Jax pointed me in the direction of this one from the Guardian. Just when I imagined life was getting too full to blog atm, I can't help it, I'm back here! Couldn't let this pass.
Ooh, that article is rhetorically naughty and epistemologically dodgy, by turns. It's good on rhetorical devices that conceal the fault lines in the argument, vague about the implications of assertions, particularly in the key matter of learning theory, and apparently incapable of applying the logic leading to the first conclusion to the second instance.
The most notable rhetorical device centres around the use of the word "product". In the course of asserting that children are not, or should not be regarded as products, Prof Archard only addresses the issue of children being regarded as products *of their parents*. He does not touch upon the possibility of children being products of a school system. There is no explanation provided as to why this automatic exemption should take place. By this fallacious argument by omission, schools are automatically apparently exempted from the possible fault of treating children as products.
Without getting stuck on the matter of definitions, we need to know what the Prof. thinks he is implying by the idea of a child being a product. It seems by product that he means that someone asserts their right (whatever this may be) to control and mould someone else in order put the object of these attentions out there as some sort of representation of the maker. There is an implied epistemological point here, which is that that someone who is a product is not the master of himself; his qualities, thoughts, actions/ theories are not his, he is not able to apply critical thought to these things, nor to act freely. This because being a product implies conveying only those ideas that are imparted by the producer.
Given this definition, it seems that there is very good argument behind asserting that parents should not treat children as products. We would agree (for epistemological reasons since it is better that children apply their critical faculties to theories) that it is a very good thing that children be not products of their parents. But the thing is, this definition of what constitutes a product actually also fits precisely with the very thing that Prof Archard seems to be suggesting should be created by the school system, since he asserts that schools should seek to impart "secure values and beliefs" and this in preference to teaching the skills of critical thinking. In other words, he wants children to adopt ideas that are promoted by the school, which is the very definition of wanting to achieve a product.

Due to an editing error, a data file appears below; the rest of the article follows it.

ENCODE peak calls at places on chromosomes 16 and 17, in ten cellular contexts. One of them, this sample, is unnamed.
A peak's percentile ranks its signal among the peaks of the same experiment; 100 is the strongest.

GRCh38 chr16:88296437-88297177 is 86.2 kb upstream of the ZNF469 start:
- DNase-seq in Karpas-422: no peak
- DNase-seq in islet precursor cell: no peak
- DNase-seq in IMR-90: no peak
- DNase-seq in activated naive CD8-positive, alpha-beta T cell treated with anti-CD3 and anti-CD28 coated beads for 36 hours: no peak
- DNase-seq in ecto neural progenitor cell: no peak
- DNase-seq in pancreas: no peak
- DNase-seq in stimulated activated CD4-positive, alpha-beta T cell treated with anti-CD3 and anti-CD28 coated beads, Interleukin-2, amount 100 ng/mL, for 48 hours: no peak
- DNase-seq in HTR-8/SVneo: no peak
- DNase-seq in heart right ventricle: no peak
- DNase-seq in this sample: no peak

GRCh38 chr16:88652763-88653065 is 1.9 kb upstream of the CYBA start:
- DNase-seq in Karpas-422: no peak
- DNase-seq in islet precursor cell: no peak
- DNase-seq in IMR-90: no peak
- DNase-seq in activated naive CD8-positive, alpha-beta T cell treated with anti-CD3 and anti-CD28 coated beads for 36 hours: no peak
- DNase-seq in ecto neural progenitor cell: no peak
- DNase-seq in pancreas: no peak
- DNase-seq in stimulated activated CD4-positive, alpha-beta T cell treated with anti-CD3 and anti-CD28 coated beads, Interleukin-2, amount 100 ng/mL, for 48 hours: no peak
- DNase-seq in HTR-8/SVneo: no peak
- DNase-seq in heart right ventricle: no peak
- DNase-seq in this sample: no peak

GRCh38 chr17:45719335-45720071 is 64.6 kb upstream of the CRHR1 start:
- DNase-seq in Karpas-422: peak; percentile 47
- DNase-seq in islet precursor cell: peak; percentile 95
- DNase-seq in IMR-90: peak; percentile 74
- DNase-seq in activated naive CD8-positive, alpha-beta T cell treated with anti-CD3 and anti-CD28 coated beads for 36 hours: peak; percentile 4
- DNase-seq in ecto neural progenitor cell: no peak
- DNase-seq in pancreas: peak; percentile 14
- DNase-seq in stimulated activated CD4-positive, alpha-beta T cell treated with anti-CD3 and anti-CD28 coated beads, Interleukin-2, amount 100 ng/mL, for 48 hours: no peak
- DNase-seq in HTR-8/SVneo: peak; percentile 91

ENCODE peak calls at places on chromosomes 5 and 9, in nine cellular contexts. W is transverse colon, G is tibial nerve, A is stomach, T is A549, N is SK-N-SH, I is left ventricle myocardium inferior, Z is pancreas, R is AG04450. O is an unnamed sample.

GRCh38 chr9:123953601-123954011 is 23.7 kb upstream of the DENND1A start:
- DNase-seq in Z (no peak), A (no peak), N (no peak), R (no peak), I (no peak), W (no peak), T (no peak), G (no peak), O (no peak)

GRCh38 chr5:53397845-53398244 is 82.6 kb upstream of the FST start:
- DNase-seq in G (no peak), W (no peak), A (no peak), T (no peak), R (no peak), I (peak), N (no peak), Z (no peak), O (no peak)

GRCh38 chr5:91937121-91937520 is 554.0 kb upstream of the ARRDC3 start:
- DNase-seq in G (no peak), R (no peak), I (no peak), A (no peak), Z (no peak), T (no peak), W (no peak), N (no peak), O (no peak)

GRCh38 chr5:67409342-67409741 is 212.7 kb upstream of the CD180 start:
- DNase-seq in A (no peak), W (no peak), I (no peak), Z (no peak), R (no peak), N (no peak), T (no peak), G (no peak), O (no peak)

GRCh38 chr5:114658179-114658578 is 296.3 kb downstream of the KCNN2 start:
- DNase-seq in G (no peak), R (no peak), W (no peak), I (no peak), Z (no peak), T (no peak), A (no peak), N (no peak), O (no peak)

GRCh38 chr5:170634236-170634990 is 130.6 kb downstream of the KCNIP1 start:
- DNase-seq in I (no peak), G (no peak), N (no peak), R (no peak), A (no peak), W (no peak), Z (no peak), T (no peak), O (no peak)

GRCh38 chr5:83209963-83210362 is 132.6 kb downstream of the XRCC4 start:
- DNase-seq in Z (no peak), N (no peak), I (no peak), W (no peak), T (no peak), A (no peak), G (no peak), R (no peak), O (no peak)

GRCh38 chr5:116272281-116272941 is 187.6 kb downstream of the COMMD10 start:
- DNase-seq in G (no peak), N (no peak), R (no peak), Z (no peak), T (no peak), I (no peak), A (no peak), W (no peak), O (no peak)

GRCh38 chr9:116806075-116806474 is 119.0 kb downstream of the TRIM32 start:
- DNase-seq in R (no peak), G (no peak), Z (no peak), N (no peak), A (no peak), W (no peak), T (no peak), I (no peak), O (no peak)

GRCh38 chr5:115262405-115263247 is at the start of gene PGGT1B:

It's pretty hard to see how Prof Archard is not saying that it is perfectly OK for schools to treat children as products when it is completely illegitimate for parents to do this. So how is that Prof? How do you justify your argument that children should be products of schools and not of parents? Well, he suggests that parents are much more likely to teach rubbish to their kids than schools are. JUST HANG ON a second here. How is this so transparently true? It certainly by no means follows so immediately from the assertion that schools should be teaching secure values and beliefs rather than critical thinking skills. In implying that parents are more likely to be teaching things like flat-earth theories, he implies that parents are the ones who are the sole owners of batty beliefs that do not have truth seeking qualities. But, but, but he the asserts that it is schools who should be teaching SECURE beliefs, and NOT critical thinking, the very things that are more likely to lead to the fault of which he accuses parents, ie: clearly irrational positions.
Hmmm, the thing is, it does seem to us that children be not regarded as products, (for epistemological reasons, ie: that it is better to be a free thinker since that way you can apply creative, rational criticism to theories, and generally pay attention to what you are doing in a much more constructive way), so if Prof Archard is promoting the force feeding of secure values and beliefs onto our kids, it is far better to keep children out of such an environment. Parents will only have the chance of offering critical thinking outside a liberal fundamentalist school (how it is not this, is another thing that never explained by the good Prof...despite the fact that he simply asserts it!)
Aha...someone may say, surely critical thinking is as much a secure belief and value as anything else? Well, not necessarily so. In fact, almost implicit in the notion of critical thinking is the idea that one can never be secure in one's theories, so that teaching fallabilism in the cause of truth seeking as a set of seemingly good ideas, and some that is worth sticking to for the time being, is a vastly different activity to "teaching secure beliefs."
It is arguable that secure beliefs would best serve the interests of society. I personally will stick with the idea that truth seeking, critical rational fallibilism is an apparently better way to go, and it certainly doesn't reduce anyone to a product, anywhere in any environment.